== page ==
-Thomas de Monchaux, Architect
"You need only jog around [The Campbell Sports Center] to see how neatly it negotiates a tangle of different transitions, from sloping residential streets to the rumbling subway trestle to the battleship-gray Broadway Bridge. ... The sports center reacts to this whole array of hard and liquid surfaces, to the neighborhood's old steel and iron landmarks, to the extravagance of the natural topography, and the deadness of cinderblock sheds. Nobody would call it contextual, and yet it's the only building around that deals with the surroundings in all their jagged complexity. ... Holl and McVoy have given Columbia's athletes an athletic structure that moves in various directions at once. It charges up the hill, twists toward the playing fields, and embraces the yard with outstretched arms. It's designed for users to move in, through, and around it."
-Justin Davidson, New York Magazine
"[Campbell Sports Center] is a tough, sophisticated and imaginative work of architecture for a devilish site. ... From many angles Campbell makes a striking sight in Inwood, its facade a mix of irregular blocks and voids, quasi-Cubist, crisscrossed by exterior stairways. All sorts of cuts, setbacks, overhangs and terraces animate the design. ... The arm echoes the subway trestle, but floating over a pitched lawn shaded by ginkgo trees instead of traffic. What results is a new, urban-scale civic space. ... The real art comes down to how the center interacts with what's around it: the raised subway tracks in one direction, the soccer field in another, the residential buildings in yet another and Broadway Bridge on the skyline. Inwood is a wonderful part of town. Campbell now adds to it."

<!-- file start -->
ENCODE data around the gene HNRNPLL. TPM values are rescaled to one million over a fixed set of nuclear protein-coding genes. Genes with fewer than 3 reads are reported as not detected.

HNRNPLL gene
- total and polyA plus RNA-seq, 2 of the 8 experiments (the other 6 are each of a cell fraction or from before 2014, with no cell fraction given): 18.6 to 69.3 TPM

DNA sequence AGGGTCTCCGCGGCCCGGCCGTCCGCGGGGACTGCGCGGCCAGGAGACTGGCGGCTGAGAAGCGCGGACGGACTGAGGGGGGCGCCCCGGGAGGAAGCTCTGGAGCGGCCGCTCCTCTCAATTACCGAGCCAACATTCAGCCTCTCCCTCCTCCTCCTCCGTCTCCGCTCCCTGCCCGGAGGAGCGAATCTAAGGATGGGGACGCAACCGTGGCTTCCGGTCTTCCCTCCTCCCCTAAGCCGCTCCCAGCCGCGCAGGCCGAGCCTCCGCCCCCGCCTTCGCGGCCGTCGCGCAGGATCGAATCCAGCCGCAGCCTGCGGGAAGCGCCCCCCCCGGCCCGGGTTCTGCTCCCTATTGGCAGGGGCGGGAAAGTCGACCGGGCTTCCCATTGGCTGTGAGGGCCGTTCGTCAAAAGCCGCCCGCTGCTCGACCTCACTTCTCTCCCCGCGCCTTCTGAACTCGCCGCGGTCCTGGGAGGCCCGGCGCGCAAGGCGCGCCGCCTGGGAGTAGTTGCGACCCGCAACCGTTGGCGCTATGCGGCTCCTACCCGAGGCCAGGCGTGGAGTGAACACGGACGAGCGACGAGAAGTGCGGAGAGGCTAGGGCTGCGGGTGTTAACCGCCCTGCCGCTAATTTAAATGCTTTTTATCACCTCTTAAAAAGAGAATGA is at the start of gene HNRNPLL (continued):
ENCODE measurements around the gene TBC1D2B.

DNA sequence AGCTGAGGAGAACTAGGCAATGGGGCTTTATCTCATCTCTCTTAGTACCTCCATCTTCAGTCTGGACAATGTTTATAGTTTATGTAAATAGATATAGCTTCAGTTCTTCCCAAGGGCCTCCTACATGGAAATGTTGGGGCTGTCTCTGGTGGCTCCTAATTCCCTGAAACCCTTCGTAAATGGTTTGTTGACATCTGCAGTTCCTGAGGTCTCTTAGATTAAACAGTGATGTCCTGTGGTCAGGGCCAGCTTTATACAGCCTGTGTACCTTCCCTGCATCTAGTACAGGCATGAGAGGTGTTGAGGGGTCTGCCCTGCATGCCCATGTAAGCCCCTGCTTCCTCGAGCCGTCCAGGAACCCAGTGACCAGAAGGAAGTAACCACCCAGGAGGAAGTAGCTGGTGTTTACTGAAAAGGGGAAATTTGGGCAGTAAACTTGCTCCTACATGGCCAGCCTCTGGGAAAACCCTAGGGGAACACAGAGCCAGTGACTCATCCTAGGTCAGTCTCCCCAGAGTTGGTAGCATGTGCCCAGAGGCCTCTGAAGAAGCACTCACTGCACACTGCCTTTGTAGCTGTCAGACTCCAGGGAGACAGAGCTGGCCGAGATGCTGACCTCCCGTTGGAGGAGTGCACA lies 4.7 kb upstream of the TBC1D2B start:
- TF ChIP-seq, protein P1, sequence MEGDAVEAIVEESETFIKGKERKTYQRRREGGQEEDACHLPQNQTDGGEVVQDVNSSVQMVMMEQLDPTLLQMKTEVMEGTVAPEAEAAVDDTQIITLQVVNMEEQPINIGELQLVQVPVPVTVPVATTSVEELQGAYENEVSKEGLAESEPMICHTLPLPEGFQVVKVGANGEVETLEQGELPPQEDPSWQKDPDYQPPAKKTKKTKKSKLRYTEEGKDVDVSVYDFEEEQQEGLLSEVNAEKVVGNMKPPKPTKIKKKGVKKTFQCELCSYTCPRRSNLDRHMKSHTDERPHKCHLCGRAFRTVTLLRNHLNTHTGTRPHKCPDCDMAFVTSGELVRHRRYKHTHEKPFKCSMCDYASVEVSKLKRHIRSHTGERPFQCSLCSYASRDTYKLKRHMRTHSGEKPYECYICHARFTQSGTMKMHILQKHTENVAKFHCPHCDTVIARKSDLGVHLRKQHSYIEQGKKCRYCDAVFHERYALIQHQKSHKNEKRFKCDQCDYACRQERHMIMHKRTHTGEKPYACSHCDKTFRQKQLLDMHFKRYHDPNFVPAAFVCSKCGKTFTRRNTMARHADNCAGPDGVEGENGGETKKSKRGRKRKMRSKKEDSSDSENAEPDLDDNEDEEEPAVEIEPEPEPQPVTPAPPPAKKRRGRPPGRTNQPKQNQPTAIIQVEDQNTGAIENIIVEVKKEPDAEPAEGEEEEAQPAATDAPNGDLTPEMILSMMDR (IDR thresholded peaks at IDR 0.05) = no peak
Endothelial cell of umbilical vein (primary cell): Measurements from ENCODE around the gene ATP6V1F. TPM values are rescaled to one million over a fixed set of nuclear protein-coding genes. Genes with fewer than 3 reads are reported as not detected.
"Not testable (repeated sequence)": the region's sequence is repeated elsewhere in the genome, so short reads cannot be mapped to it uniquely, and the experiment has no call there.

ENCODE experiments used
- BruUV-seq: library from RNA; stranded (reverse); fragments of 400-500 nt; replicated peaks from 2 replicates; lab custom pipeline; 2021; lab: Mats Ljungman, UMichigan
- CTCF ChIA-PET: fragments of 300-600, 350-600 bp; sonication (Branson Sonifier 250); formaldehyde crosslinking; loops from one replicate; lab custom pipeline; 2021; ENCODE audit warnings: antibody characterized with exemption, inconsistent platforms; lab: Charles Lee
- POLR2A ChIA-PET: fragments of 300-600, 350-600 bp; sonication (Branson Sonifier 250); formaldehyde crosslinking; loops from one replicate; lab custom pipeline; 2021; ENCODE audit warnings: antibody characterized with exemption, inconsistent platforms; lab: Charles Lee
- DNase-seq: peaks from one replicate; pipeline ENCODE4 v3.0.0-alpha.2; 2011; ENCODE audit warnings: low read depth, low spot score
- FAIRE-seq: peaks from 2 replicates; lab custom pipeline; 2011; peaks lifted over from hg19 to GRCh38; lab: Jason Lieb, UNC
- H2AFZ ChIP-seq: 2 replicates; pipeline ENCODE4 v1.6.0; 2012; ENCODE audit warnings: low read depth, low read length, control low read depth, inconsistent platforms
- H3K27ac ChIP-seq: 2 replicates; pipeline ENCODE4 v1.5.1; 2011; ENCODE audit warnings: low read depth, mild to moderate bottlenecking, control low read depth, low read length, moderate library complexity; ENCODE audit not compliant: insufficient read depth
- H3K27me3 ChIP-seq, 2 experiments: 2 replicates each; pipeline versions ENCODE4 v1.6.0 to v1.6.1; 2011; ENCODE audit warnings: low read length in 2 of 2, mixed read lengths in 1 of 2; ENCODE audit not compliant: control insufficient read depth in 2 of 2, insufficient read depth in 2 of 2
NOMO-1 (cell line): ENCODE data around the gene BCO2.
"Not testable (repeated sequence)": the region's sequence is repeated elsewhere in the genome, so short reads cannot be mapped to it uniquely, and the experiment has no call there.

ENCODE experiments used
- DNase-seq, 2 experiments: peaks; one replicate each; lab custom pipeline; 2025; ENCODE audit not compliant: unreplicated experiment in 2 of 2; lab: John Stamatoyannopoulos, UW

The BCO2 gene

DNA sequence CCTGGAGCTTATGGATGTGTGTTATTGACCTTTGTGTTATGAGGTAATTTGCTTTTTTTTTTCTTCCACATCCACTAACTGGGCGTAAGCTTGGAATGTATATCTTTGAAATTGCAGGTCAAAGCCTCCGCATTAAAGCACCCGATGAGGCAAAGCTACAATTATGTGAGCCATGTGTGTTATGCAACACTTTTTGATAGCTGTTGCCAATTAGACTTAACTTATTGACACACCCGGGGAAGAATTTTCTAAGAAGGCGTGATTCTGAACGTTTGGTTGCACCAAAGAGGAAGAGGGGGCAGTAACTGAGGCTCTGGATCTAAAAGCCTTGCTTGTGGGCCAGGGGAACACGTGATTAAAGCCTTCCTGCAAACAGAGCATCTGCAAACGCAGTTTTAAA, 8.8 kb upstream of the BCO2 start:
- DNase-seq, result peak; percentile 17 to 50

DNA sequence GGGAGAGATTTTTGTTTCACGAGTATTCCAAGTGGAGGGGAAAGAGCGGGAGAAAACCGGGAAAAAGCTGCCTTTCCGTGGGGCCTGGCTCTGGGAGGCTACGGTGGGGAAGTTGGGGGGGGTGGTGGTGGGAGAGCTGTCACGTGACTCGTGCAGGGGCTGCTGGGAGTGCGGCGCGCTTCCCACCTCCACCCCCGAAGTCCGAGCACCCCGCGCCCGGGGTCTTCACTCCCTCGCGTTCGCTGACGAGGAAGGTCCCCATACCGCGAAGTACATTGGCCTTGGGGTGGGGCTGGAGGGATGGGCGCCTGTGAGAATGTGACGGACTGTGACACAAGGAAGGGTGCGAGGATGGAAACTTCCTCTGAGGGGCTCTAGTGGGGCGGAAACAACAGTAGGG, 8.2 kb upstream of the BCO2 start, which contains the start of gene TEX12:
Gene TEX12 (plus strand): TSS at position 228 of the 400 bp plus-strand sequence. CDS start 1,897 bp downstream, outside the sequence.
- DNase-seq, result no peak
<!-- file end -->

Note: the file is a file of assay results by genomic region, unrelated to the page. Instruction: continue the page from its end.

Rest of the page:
-Michael Kimmelman, New York Times
MUNICIPAL ART SOCIETY 2013 MASTERWORKS AWARD FOR BEST NEW BUILDING, USA, 2013
2013 OUTSTANDING PROJECTS, GREATER NEW YORK CONSTRUCTION USER COUNCIL, USA, 2013
2014 ACEC NEW YORK PLATINUM AWARD, BUILDING/TECHNOLOGY SYSTEMS, USA, 2013
2014 BUILDING OF THE YEAR, THE ARCHITECT'S NEWSPAPER, USA, 2014
2014 AIA NY DESIGN HONOR AWARD, USA, 2014
2014 AIA NYS DESIGN MERIT AWARD, USA, 2014
2014 THE INTERNATIONAL ARCHITECTURE AWARD, THE CHICAGO ATHENAEUM MUSEUM OF ARCHITECTURE AND DESIGN, USA, 2014
– Steven Holl Architects
Steven Holl, Chris McVoy (design architect)
Chris McVoy (partner in charge)
Olaf Schmidt (associate in charge)
Marcus Carter, Christiane Deptolla, Peter Englaender, Runar Halldorsson, Jackie Luk, Filipe Taboada, Dimitra Tsachrelia, Ebbie Wisecarver (project team)
– Structuretone / Pavarini McGovern
– Robert Silman Associates
– ICOR Associates
– Hirani Engineering
curtain wall consultant
– W.J. Higgins
– Wald Studio
– The Clarient Group
– Cerami Associates
– Design 2147 Limited
– Davis Langdon
– Construction Specifications Inc.
– Weir Welding
– Architectural Wall Systems
– City Newark Glass